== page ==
Scripps Ranch Homeowners Remember Cedar Fire

Steve and Penny Homel evacuated their home, and when they returned, it was miraculously still standing

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    NEWSLETTERS

    October 25, 2013 marks the 10th anniversary of the San Diego’s Cedar Fire – the largest wildfire in California history. For San Diegans, especially those who lived in communities impacted by the fire, it’s an indelible moment in their life story.

    For Scripps Ranch couple Steve and Penny Homel, it’s a time they’ll never forget.

    Scripps Ranch Homeowners Remember Cedar Fire

    [DGO] Scripps Ranch Homeowners Remember Cedar Fire
    October 25, 2013, marks the 10th anniversary of San Diego’s Cedar Fire – the largest wildfire in California history. NBC 7’s Steven Luke speaks with Scripps Ranch couple, Steve and Penny Homel, about their remarkable story of how their home was spared among dozens of houses burned by the Cedar Fire in their neighborhood in October 2003.

    On a street where destruction from the Cedar Fire covered every single home, the Homels own the one that didn’t get away.

    On a Saturday morning in October 2003, the Cedar Fire overtook Pinecastle Street in Scripps Ranch.

    “It was strange outside, and all yellow, and hazy, and you could smell the smoke,” Penny recalled. “We were probably the first ones to leave.”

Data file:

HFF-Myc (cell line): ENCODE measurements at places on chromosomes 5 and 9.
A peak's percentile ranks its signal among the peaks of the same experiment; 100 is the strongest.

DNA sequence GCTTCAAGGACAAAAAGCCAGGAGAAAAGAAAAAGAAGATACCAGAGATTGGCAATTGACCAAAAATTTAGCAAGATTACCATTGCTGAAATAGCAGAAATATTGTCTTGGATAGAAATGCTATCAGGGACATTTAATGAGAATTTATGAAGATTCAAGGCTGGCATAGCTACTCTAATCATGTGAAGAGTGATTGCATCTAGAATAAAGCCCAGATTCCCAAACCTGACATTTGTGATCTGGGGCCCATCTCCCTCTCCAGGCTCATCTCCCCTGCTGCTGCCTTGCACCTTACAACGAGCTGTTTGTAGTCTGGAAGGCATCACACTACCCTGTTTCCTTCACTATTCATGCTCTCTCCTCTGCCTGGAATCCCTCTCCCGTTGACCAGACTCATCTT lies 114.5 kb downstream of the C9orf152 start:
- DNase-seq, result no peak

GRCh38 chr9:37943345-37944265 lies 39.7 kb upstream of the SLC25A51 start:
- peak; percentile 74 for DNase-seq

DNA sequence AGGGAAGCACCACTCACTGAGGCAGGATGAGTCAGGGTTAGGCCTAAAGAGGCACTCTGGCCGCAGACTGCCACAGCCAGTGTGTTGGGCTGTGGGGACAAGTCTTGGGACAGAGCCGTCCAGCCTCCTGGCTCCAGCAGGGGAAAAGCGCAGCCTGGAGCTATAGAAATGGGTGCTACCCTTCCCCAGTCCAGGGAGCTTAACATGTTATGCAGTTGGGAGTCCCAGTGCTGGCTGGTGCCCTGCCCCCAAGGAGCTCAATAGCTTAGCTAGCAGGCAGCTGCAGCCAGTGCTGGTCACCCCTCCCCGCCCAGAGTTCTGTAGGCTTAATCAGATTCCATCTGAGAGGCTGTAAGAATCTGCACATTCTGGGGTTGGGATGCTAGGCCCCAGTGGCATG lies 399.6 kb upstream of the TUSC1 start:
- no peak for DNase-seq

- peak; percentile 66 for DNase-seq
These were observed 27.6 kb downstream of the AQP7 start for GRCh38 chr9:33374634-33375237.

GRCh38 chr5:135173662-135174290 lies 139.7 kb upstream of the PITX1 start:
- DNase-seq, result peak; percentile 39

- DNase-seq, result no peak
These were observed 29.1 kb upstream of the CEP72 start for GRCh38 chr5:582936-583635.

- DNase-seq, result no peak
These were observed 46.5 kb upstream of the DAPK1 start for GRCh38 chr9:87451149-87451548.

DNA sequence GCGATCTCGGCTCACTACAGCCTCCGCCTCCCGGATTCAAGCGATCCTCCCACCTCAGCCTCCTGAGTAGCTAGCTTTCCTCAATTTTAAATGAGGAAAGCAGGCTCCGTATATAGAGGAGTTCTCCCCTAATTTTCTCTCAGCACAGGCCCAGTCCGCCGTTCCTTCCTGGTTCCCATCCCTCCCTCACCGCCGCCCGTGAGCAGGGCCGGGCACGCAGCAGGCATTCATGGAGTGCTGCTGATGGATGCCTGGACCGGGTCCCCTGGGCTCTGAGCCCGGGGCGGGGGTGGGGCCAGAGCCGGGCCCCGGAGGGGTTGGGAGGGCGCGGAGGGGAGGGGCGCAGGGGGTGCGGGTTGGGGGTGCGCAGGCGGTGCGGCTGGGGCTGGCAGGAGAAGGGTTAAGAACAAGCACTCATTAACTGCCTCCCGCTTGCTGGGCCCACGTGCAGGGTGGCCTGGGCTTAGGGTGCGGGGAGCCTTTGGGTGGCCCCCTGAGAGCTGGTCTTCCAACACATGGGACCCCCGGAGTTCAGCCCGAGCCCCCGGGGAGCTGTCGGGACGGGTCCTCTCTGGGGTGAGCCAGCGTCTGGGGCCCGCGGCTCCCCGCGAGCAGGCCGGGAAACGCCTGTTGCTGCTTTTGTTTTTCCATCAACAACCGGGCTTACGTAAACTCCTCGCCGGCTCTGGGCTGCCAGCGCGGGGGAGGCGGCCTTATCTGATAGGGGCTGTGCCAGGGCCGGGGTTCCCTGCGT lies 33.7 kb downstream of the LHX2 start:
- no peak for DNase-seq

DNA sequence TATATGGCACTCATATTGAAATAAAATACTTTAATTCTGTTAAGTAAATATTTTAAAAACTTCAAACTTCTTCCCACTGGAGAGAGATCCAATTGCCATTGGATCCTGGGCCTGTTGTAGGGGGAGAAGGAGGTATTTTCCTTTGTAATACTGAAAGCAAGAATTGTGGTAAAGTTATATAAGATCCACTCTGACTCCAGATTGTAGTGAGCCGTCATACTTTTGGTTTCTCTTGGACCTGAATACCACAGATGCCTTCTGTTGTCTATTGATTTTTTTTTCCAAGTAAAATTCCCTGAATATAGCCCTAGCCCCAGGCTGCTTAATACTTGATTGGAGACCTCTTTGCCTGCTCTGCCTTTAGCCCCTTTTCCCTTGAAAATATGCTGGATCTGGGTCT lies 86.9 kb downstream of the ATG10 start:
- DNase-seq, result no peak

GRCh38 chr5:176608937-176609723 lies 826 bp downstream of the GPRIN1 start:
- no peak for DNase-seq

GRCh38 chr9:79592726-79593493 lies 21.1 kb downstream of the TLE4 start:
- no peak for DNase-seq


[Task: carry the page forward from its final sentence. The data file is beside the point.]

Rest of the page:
As it turns out, they were the first ones to return for good.

    “There are 44 houses on our street and 43 of them burned down,” said Steve, pointing to a framed aerial photograph in a back bedroom showing his home surrounded by driveways and piles of rubble.

    The photograph hangs next to two other framed pieces of paper reading: “God Bless this house and the firefighters who protect it.”

    The pieces of paper come from a fax – one which was sent, and the other received – that the Homels sent to their home.

    It was their attempt to see if it would go through telling them, essentially, whether or not the home was still standing.

    The fax went through and was waiting for them on the printer when they returned home four days later to survey the damage.

    They walked down a street surrounded in destruction as far as they could see and then, as they turned the corner, they saw their home virtually untouched.

    “When everyone else is struggling and you’re surviving, you feel bad about it,” said Steve. “The end of the week we moved back in and amazingly all of our utilities were operating, it was like we were on an island in the middle of a war zone.”

    They remember being shocked at how dark it was without neighbor’s lights and how quiet it was for the next year without children playing in the street.

    They were essentially the only neighbors on the block.

    For years the Homels have wrestled with the question, “Why me?” Today, 10 years later, they still don’t have an answer.

    Now surrounded by much bigger million dollar homes, there are times Penny wonders if she is still the lucky one.

    “It becomes an internal dilemma because on one hand you’re glad, on the other hand, well I really could’ve used a bigger kitchen,” she joked.

    But, in the end, and in all seriousness, these parents of four grown children and three grandchildren feel grateful to be living in the oldest house on the block.
     

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